It's supposed to be well-established that commodity prices are the inverse of interest rates. Interest rates are as low as they can be and luxury housing prices are high, for example. But the rest of the economy is not wildly inflated. Is liquidity trapped only for the 99%, and not for the luxury economy of the 1%? Anyone know?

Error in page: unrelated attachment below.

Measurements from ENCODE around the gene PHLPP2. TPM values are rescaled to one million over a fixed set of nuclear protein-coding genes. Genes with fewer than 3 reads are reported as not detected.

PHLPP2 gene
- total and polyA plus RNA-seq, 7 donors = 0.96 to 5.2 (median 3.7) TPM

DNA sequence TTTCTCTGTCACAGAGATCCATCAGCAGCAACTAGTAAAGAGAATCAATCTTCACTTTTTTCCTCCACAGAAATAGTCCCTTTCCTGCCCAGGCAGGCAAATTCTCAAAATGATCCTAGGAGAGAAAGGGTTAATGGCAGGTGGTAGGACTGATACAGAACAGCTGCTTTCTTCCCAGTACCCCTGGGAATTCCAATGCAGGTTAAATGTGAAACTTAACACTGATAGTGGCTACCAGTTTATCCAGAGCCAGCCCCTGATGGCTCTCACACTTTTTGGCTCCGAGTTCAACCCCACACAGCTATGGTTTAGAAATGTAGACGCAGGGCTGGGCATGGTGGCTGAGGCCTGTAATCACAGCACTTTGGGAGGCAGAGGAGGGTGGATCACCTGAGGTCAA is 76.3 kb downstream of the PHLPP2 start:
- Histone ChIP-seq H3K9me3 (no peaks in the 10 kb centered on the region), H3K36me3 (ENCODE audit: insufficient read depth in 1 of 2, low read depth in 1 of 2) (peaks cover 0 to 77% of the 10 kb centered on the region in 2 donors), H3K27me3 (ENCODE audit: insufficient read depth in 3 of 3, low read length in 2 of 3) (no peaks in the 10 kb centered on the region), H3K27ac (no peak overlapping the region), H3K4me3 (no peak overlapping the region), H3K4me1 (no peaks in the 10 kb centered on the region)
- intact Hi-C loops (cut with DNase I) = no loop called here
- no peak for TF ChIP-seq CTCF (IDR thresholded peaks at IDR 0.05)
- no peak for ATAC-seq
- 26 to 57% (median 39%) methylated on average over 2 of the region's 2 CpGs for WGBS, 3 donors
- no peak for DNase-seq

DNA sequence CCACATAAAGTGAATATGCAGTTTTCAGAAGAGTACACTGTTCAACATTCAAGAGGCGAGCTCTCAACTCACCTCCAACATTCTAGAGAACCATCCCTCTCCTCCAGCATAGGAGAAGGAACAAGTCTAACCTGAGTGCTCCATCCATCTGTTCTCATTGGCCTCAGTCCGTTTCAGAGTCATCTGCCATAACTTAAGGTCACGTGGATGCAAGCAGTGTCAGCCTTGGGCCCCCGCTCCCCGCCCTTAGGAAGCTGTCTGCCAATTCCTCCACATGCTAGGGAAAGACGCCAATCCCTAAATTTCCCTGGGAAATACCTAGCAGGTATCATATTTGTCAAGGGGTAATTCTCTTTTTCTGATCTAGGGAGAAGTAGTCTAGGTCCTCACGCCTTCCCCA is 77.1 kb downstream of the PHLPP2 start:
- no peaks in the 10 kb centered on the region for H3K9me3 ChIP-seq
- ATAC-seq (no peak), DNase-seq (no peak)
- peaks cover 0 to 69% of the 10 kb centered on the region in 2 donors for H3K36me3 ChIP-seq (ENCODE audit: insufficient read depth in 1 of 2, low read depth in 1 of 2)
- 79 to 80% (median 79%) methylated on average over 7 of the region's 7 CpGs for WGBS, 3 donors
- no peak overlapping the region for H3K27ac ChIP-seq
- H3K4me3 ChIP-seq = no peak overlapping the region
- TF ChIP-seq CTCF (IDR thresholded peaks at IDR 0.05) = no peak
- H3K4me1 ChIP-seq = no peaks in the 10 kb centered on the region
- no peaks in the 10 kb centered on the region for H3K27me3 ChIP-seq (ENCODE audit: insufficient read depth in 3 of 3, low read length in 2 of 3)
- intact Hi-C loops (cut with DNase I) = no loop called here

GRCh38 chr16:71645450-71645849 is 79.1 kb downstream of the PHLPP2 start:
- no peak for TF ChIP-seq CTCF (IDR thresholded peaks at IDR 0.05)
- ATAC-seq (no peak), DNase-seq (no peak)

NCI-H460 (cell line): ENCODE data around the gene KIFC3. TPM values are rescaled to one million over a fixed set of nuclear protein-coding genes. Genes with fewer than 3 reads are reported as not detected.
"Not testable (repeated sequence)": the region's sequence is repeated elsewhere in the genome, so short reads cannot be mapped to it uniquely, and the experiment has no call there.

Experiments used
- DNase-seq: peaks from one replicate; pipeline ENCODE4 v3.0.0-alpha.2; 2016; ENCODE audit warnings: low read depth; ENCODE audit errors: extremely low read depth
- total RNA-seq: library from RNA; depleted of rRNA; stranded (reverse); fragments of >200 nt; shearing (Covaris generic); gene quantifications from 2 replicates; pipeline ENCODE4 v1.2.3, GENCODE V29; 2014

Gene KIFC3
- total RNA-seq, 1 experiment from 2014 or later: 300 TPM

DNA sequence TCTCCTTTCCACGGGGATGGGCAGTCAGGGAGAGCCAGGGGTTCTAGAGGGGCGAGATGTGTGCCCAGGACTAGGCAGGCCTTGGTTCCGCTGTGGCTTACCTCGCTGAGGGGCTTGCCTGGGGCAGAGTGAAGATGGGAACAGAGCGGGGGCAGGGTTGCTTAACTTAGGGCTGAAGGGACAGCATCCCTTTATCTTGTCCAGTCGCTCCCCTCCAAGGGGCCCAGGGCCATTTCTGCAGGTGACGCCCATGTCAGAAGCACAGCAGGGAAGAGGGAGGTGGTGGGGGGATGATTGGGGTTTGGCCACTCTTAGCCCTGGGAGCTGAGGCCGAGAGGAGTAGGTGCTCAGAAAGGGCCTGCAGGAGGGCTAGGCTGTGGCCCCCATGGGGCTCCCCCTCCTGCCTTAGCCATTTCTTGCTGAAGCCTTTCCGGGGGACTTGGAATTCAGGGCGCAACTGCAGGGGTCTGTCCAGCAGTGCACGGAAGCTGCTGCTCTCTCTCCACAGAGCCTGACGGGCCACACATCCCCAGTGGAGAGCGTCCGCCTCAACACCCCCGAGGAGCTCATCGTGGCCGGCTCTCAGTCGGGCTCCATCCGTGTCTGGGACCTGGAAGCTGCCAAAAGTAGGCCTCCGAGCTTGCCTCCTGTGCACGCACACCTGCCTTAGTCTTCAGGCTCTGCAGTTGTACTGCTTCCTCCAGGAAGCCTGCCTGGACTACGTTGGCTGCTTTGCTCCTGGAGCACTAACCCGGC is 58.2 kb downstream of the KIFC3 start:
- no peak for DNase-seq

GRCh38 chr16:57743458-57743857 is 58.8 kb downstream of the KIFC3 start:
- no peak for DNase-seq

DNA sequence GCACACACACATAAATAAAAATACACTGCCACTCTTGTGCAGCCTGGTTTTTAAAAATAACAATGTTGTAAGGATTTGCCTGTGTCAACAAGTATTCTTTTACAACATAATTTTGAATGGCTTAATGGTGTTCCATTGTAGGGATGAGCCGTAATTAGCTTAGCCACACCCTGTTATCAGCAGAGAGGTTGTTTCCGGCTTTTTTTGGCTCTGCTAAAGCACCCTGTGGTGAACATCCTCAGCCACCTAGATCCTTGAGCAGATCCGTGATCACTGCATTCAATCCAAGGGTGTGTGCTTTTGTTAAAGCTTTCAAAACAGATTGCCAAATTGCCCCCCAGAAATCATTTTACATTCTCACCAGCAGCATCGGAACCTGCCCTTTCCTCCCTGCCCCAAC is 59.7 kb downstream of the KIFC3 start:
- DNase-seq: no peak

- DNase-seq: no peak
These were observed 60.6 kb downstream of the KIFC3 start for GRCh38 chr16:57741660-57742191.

Update with my own guess, since nobody ventured: low interest rates in a liquidity trapped recession hike luxury assets like the stock market and luxury housing, but don't stimulate the economy. Quantitative easing adds to the luxury market, since it pumps money directly to the 1% -- the banks. The underlying trouble is the lack of fiscal stimulus coming from Congress made worse by the sequester. In short, the well-established inverse relation between interest rates and commodity prices is just a generalization, not a rule. The economy is like the proverbial horse -- the Fed can flood the land with money, but it can't make that horse drink.
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